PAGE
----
The walls separating green developers from financial lending institutions are starting to come down as Canada looks to meet ambitious energy and decarbonization targets over the next eight years.
“Obviously we’re not yet mainstreaming with lenders, but we are getting more choice in green financing, particularly this year,” said Alison Chave, vice-president of debt capital markets with JLL Canada.
Chave moderated a panel session on what is accelerating the transition to a lending-friendly environment at the Canada Green Building Council’s (CaGBC) Building Lasting Change conference recently in Toronto.
The session looked at financing options available from private, public and capital markets that could improve cash flow and profitability, key factors in the movement speed in the world of commercial, multi-residential and industrial buildings.
A Canada Infrastructure Bank (CIB) initiative launched a year ago with a $2 billion loan portfolio for retrofits of privately-owned commercial, industrial and multi-unit residential building retrofits targeting decarbonization is a case in point.
Among its objectives are energy cost reductions, job creation and to improve building quality and affordability, said Aaron Berg, director of energy efficiency investments at the CIB.
When founded about a year ago, the CIB initiative provided a three per cent loan based on retrofits with at least a 30 per cent decarbonization and one per cent for projects of 50 per cent or more.
“We will always be below market (loans) but we are not interested in displacing functioning commercial real estate finance markets,” Berg said.
To reduce investment barriers, the CIB uses Investor Ready Energy Efficiency – a CaGBC-sponsored certification, which Berg described as being “like a third-party appraisal” on the value of buildings.
“It starts to create a standardized step…and standardized data that we hope will be very valuable to the private sector capital markets.”
Another green building lending source in Canada, the Vancity Community Investment Bank, has conducted $620 million deals on clean energy projects, including renewable energy projects.
In one case it provided a $25 million loan for the retrofit of a heritage designated commercial building in downtown Toronto that included the replacement of all building systems, Eric Visser, the company’s business development manager, told the panel.
While its loan rates are not as low as the CIB’s rates, Vancity offers flexible loans with fewer reporting requirements in part because it has a clean energy team in-house that evaluates retrofits, Visser said.
Vancity keeps an internal scorecard on every transaction which is based not only on green outcomes but also social factors such as affordability in underserved communities, he pointed out.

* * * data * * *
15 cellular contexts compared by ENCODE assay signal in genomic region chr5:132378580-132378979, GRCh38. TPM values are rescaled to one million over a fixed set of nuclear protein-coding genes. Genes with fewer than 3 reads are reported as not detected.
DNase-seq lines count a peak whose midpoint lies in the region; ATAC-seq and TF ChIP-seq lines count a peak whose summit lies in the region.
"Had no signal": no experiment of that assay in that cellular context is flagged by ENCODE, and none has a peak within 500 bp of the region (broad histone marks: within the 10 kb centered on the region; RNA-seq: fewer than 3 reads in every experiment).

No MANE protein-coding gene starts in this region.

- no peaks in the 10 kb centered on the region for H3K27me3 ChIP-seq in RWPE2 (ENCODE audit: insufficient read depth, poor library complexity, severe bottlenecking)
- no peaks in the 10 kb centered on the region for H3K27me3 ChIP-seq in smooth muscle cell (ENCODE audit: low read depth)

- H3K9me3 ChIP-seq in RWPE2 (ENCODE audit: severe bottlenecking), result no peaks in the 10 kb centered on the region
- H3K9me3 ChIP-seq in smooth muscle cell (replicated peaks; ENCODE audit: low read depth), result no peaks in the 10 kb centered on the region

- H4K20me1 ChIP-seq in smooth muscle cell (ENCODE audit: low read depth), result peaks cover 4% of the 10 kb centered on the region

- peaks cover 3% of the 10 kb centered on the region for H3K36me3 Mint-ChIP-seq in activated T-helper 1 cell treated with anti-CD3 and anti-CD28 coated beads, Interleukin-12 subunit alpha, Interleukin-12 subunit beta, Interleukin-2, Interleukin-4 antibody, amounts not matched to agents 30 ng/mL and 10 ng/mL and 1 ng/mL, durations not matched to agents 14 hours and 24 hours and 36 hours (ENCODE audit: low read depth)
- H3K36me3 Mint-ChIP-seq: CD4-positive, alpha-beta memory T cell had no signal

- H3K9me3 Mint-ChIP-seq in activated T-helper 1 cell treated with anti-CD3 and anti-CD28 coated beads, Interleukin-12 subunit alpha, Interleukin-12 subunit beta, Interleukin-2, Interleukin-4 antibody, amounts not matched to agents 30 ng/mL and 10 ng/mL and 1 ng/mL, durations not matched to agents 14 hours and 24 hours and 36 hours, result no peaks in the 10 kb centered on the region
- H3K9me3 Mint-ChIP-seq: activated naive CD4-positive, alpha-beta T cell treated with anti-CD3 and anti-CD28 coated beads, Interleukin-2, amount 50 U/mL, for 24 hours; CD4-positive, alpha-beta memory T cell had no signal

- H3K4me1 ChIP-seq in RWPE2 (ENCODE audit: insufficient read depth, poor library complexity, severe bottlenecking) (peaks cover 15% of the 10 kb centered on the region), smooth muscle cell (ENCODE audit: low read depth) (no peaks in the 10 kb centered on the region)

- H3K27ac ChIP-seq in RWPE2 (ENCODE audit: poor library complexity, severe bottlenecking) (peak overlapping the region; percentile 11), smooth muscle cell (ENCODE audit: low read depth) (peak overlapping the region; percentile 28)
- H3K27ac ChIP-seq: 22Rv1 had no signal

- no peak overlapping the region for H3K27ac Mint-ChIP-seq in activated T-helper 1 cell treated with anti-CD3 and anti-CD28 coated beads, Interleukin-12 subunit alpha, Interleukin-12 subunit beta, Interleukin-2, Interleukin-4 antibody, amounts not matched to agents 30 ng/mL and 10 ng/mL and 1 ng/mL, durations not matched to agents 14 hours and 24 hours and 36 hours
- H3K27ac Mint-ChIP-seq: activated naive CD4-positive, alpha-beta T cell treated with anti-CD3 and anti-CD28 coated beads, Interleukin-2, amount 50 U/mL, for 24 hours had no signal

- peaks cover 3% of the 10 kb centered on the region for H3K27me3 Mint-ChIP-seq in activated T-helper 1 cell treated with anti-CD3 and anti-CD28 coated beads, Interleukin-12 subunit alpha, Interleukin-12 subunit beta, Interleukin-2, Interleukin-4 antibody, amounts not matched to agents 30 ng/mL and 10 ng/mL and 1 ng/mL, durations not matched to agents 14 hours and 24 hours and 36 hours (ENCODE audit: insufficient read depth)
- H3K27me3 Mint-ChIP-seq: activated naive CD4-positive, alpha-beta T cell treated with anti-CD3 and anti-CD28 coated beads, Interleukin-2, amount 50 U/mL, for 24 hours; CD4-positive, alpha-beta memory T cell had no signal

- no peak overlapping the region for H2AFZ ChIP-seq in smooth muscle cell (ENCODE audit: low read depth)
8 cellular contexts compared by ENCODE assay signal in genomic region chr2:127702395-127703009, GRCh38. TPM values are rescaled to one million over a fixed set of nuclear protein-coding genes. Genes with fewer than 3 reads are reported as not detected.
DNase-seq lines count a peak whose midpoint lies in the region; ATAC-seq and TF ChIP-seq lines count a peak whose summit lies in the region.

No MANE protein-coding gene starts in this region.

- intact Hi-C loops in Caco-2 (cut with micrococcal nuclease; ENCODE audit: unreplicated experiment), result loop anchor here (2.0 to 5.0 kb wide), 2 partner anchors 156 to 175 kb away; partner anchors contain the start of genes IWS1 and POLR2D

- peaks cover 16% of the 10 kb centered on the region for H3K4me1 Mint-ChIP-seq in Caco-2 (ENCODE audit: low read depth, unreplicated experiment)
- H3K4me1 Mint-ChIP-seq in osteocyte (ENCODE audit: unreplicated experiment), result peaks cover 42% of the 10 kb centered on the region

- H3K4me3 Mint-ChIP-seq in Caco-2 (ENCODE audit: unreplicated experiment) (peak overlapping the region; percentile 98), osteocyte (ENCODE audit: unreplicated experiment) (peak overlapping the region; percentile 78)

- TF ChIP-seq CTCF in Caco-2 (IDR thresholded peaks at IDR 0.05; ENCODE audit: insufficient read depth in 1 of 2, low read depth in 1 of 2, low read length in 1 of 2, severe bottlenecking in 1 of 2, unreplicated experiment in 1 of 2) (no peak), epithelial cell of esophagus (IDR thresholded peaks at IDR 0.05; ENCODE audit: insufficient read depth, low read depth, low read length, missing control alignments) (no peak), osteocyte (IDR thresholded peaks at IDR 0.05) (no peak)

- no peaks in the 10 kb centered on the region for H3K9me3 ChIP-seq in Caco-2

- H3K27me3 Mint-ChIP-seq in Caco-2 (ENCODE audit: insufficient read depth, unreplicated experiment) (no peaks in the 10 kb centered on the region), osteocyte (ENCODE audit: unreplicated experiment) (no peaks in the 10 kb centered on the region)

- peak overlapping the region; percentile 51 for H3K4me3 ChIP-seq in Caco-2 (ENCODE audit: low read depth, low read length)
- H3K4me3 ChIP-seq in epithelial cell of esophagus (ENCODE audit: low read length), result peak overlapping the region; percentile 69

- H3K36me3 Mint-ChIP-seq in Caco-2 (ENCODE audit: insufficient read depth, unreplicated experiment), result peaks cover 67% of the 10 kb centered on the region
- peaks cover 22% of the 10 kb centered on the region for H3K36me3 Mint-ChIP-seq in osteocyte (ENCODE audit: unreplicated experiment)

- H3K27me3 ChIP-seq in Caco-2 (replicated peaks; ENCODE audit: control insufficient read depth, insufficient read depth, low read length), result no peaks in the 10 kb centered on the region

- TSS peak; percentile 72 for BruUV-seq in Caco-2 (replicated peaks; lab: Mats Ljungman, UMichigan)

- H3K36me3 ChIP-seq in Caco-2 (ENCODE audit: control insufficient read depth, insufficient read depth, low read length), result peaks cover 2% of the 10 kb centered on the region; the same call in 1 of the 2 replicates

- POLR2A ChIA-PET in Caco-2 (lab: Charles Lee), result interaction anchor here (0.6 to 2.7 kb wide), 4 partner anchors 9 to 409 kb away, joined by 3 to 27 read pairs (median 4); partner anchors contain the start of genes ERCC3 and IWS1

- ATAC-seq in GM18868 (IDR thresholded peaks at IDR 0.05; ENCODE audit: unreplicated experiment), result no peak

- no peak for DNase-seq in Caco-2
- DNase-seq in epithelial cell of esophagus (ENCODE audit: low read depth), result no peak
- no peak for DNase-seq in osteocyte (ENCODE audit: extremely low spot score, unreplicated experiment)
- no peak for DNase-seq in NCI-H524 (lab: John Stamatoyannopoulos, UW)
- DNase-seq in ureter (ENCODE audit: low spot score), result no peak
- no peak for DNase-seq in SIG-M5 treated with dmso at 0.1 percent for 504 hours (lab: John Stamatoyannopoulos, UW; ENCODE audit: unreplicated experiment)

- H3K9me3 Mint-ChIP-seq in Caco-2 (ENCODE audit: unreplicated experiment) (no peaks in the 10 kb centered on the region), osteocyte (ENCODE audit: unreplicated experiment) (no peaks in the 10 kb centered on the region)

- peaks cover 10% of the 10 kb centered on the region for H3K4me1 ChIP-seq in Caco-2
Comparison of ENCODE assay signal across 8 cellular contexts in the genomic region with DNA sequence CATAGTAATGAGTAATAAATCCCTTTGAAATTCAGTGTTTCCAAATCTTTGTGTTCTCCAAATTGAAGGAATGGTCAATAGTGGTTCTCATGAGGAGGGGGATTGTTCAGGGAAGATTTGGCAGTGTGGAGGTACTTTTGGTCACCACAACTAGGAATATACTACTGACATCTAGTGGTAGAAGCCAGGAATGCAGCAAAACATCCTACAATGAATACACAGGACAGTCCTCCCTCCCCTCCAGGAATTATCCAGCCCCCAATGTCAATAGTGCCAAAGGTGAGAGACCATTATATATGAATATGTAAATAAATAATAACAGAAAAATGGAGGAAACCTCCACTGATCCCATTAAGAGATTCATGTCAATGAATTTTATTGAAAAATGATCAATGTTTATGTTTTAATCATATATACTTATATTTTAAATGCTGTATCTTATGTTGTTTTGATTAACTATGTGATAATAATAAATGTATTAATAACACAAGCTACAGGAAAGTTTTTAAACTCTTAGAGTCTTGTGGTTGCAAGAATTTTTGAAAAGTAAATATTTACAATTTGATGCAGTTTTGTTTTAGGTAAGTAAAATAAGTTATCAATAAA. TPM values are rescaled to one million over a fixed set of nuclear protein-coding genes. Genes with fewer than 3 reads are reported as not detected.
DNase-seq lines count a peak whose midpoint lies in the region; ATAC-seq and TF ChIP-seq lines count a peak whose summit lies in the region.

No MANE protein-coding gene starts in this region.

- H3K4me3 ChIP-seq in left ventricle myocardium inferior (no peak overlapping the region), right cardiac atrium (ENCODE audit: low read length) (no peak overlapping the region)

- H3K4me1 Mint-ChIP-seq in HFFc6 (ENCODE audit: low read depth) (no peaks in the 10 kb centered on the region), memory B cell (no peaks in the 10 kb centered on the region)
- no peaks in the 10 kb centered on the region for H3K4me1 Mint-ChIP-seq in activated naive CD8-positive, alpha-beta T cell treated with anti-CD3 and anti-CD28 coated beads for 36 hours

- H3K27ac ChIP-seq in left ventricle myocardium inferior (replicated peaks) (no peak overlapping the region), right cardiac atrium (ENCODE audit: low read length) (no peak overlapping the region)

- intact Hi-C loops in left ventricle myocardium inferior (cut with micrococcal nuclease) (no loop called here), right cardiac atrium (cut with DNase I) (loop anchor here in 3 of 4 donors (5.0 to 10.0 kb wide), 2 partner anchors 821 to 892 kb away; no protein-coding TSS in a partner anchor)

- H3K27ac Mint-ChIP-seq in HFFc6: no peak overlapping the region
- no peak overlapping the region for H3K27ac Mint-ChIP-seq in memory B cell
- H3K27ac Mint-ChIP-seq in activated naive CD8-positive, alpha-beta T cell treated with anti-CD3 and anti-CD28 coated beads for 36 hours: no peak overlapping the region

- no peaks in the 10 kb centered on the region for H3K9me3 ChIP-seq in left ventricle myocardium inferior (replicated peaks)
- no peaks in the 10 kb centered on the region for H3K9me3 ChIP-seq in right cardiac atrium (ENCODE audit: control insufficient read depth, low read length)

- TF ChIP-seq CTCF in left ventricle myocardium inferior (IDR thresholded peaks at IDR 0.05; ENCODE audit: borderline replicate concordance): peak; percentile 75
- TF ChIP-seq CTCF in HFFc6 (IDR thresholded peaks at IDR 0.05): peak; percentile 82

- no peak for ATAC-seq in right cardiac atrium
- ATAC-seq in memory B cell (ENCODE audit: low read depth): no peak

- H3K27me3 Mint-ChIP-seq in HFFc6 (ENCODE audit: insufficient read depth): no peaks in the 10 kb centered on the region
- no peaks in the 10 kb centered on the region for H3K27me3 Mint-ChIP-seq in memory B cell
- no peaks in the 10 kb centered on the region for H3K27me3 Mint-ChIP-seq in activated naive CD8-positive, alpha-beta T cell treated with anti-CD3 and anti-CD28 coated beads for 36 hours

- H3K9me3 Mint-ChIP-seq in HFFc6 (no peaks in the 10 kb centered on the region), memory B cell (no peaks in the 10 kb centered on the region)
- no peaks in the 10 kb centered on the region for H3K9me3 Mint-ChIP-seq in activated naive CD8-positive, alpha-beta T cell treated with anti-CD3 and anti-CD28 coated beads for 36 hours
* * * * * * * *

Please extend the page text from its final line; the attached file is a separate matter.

Ivanhoé Cambridge issued the first unsecured green bond in the Canadian real estate market for about $300 million just before the pandemic, according to Rob Simpson, senior director of sustainability at Ivanhoé.
In the last year, the big developer converted about $8.5 billion worth of corporate debt into environmental, social and governance (ESG) data or sustainability-linked loans tied to ESG performance. Its objectives are to meet targets of 35 per cent GHG emission reductions by 2025, low-carbon investments of $6 billion by 2025 and a commitment to increase GRESB scores annually for global portfolio assets. GRESB is an industry-led organization providing ESG data to financial markets.
Another financing avenue is the CMHC’s MLI Select program for multi-residential projects.
Rolled out in March, it offers various financing options based on affordability, energy and accessibility, Chave told the seminar, noting it allows users to “stretch take-out financing up to 50 years.”
“This is a great example of the government stepping in and moving the needle on affordability and green buildings all at once,” said Vancity’s Visser.
Still, while the value for projects valued at “dozens of millions” is tangible, he said some of Vancity’s smaller clients have found the CMHC program to have “rigid” requirements and high premiums.
Visser reminded owners looking at financing green retrofits that bankers aren’t green building experts so they need help to comprehend the project’s value.
Added Simpson, “None of us know how exactly we’re going to get to 2040 or 2050 (targets) but having a framework to do that and being thoughtful, comprehensive…and commit to programs with science-based targets is really important.”
He advised owners to not overthink strategies when planning green retrofits because the answers will come.
“There is enough information out there now to start on a program in terms of net-zero strategies.”